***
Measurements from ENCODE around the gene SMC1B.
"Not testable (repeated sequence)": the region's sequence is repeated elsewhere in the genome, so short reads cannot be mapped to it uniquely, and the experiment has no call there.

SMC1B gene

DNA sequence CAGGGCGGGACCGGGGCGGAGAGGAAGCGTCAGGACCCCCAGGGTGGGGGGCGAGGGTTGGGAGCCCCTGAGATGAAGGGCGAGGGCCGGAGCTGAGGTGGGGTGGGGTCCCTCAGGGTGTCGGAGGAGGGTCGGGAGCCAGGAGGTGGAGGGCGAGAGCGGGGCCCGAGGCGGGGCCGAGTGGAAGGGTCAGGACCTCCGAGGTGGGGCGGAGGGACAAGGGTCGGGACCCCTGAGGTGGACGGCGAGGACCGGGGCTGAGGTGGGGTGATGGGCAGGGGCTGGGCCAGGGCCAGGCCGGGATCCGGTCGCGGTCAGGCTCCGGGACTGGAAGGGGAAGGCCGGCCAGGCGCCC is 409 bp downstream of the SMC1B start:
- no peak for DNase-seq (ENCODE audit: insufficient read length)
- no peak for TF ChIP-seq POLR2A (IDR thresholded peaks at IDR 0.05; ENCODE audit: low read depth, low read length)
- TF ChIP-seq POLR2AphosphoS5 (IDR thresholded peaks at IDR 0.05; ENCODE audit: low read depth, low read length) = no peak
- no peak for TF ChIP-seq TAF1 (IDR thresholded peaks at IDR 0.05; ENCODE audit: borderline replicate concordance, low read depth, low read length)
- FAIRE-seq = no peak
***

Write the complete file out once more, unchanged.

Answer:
Measurements from ENCODE around the gene SMC1B.
"Not testable (repeated sequence)": the region's sequence is repeated elsewhere in the genome, so short reads cannot be mapped to it uniquely, and the experiment has no call there.

SMC1B gene

DNA sequence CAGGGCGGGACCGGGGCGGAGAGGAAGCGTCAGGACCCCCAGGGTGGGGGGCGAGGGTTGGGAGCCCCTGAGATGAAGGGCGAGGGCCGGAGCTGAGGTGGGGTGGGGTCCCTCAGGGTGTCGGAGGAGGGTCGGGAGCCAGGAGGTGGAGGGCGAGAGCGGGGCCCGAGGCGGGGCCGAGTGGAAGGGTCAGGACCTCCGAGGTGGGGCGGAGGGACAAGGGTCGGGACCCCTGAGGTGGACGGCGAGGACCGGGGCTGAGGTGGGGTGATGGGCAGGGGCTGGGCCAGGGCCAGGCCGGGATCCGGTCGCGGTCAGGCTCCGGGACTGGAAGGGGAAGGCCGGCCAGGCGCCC is 409 bp downstream of the SMC1B start:
- no peak for DNase-seq (ENCODE audit: insufficient read length)
- no peak for TF ChIP-seq POLR2A (IDR thresholded peaks at IDR 0.05; ENCODE audit: low read depth, low read length)
- TF ChIP-seq POLR2AphosphoS5 (IDR thresholded peaks at IDR 0.05; ENCODE audit: low read depth, low read length) = no peak
- no peak for TF ChIP-seq TAF1 (IDR thresholded peaks at IDR 0.05; ENCODE audit: borderline replicate concordance, low read depth, low read length)
- FAIRE-seq = no peak